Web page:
Here's an article I stumbled across on mixcrate.com that was very intriguing.. just thought i'd share. This video below is what really hit me the most. Don't get me wrong, I love vinyl, but the video made me realize, that opening up DMC to digital opens up so many more doors and possibilities. Also the quote at the very end is beyond sick. Read on..
For the past decade, the art of Turntablism in the US has been in decline, since its peak in the late 90’s into the early 2000’s. Well known battles such as ITF, Guitar Center Spinoff, and many DMC regionals have been shut down. Turntablism has even been more popular overseas than it has been on its hometurf. Even with the decline, there is still hope for the art of turntablism with the DMC US and World Championships still around.
On October 18, 2010 DMC announced that DJs will be able to utilize Serato in their battle routines starting in 2011. This is great news that will open doors to more creativity and allow more DJs to enter in DMC. In all it will help revive turntablism and shed light on talented DJs.
With Serato and DVS systems now the standard, vinyl no longer reflects the current state of DJing today. In recent years, where DVS has been standard, the DMC limitation to vinyl has created a large gap between battle DJ’s and mix DJ’s. You were either one or the other, but there’s no reason you can’t be both.
As most DJs have fully converted to Serato, it is a hassle to flip flop between vinyl and mp3’s. If you invest your off nights downloading music, arranging playlists, setting cue points, and practicing sets, there’s no reason to use vinyl other than to battle. While you’re practicing your mix sets in Serato, you may discover a cool break you want to juggle or scratch. You can now transition that routine into DMC without having to search for vinyl doubles and practicing outside of Serato. DMC now allowing the use of Serato, bridges the gap between battle DJ and party rocker.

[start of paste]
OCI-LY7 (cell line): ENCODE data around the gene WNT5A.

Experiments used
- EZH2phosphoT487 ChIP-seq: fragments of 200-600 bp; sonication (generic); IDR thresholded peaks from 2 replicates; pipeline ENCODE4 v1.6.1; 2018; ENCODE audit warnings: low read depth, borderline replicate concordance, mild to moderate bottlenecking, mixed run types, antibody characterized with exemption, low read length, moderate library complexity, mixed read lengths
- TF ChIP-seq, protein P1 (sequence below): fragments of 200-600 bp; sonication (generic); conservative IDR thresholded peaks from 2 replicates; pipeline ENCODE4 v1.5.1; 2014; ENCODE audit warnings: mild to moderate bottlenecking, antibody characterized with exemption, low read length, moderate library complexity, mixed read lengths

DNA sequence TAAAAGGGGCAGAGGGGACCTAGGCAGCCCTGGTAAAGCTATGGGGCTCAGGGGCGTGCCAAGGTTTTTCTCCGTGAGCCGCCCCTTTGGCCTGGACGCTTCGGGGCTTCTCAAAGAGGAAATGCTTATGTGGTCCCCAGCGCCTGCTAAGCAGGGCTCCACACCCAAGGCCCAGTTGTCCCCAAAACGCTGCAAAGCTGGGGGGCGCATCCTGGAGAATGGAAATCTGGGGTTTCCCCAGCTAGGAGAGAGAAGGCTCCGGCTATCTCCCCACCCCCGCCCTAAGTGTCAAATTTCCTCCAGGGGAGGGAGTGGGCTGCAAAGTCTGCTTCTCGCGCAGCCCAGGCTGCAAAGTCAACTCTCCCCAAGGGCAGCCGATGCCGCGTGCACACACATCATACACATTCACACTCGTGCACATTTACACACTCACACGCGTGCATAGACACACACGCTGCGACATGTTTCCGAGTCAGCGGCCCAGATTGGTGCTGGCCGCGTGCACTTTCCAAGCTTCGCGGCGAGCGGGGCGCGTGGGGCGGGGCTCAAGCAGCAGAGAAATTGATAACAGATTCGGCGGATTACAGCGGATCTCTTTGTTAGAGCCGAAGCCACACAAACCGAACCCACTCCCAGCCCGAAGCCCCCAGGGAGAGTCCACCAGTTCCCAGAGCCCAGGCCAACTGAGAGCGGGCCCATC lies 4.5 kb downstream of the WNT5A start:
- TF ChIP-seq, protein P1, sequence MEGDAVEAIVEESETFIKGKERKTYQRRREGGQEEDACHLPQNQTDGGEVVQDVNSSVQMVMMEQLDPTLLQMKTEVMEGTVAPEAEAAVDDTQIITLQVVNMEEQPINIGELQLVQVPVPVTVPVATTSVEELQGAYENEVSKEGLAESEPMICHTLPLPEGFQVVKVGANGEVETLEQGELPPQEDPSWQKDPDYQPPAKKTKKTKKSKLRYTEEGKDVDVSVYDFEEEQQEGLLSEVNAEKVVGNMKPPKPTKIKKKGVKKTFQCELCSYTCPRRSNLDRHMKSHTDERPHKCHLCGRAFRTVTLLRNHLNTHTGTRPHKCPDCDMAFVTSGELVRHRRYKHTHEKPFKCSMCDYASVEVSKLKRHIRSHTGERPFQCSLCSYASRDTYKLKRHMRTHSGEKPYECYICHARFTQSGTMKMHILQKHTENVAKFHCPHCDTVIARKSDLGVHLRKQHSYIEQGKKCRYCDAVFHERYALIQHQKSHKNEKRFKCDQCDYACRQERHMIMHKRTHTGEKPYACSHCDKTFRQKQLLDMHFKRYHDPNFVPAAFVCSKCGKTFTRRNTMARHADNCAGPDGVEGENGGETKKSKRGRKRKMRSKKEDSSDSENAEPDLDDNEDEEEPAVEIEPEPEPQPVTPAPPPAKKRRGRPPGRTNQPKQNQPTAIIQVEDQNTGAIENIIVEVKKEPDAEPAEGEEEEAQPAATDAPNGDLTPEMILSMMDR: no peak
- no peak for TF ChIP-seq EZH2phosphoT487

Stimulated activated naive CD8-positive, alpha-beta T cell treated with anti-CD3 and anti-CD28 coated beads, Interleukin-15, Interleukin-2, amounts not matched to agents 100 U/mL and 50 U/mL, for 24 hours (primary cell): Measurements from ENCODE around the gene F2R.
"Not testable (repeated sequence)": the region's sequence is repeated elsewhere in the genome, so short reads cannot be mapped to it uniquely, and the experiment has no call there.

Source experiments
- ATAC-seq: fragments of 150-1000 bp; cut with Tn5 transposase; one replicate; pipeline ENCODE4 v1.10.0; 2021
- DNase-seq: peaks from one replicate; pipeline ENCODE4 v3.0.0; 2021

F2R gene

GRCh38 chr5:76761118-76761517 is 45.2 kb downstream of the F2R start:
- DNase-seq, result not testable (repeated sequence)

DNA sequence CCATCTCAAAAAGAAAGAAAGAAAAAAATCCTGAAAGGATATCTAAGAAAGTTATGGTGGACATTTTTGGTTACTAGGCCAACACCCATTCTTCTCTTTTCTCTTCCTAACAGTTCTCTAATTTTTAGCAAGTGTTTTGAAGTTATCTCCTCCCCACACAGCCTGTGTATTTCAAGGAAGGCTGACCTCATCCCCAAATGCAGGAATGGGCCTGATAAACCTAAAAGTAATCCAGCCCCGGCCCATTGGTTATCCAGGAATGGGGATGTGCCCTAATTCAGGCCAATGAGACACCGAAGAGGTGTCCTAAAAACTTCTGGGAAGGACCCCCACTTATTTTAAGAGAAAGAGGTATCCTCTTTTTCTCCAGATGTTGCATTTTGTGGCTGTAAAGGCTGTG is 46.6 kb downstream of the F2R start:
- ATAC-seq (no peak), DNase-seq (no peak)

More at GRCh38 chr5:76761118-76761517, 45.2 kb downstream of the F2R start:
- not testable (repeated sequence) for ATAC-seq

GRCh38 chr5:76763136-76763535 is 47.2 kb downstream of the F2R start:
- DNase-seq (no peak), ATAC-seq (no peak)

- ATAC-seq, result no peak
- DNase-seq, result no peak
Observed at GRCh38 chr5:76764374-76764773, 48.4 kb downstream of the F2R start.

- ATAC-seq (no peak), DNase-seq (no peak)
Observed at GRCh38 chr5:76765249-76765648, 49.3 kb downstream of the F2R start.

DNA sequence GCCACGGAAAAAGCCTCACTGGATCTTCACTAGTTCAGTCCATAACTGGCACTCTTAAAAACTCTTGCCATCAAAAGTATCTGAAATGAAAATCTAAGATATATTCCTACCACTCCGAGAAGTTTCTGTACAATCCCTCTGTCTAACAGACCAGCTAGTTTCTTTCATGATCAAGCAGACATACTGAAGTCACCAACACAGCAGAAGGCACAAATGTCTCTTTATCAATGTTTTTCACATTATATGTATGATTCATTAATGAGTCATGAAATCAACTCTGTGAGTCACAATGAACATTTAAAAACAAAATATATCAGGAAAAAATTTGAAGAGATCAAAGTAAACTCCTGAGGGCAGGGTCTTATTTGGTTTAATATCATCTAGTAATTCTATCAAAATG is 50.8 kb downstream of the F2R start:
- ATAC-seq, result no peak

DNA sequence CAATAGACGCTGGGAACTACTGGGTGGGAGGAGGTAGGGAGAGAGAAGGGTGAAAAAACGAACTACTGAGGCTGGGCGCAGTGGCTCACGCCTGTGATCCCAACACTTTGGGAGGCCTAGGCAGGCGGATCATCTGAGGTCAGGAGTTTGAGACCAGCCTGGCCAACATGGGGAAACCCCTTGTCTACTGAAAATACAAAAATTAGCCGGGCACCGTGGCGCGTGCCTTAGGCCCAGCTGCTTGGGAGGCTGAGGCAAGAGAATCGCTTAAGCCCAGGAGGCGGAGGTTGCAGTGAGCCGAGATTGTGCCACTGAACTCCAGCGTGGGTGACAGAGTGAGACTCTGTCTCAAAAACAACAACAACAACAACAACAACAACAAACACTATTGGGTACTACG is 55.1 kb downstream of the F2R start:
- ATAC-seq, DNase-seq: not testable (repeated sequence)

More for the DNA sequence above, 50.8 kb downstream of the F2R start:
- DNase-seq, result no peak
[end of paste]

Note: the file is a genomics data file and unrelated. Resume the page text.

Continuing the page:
With the introduction of Serato, more DJ’s can enter the battle scene. Veteran DJs who have not purchased vinyl since converting to DVS can enter. Also, DJs who started with Serato and don’t own any records can now enter and can prove themselves as worthy DJs on the biggest stage, amongst the best competitors. Who knows? There could be another wonder-kid World Champion on rise ready to stake his claim like Atrak in 97.
With scratching and beat juggling still defining aspects of the art, turntablism is not dying, but evolving and starting a new chapter. To see the new possibilities of turntablism is very exciting. This video by DMC Champion Craze (although done with Traktor) is just the tip of the iceberg on what can be achieved through technology and traditional turntablist techniques.
Turntablist legend DJ Craze Performs on Traktor Scratch Pro and Kontrol X1 from tono.com.ua on Vimeo.
I’m sure there will be more crazy, unpredictable, and mind blowing sets in years to come. There will also be new crops of pioneering DJs, setting new standards and shedding light on real talent. Maybe even some veterans like Craze, Atrak, and Enferno will come back to DMC to show their digital battle skills. The hardest part would be judging the battles but the unpredictability of what a DJ may pull off makes the competition much more exciting.
I know there’s animosity from OG turntablists and vinyl purists. but this decision by DMC will only spread turntablism and bring more respect to our skills as DJs. But no need to fear for vinyl enthusiasts! DMC’s Battle For World Supremacy will still stick to the vinyl only format. Turntablism is music, and music is art. Art should not be limited by traditions or the tools you use, but only by your own level of creativity.
The original article can be found here: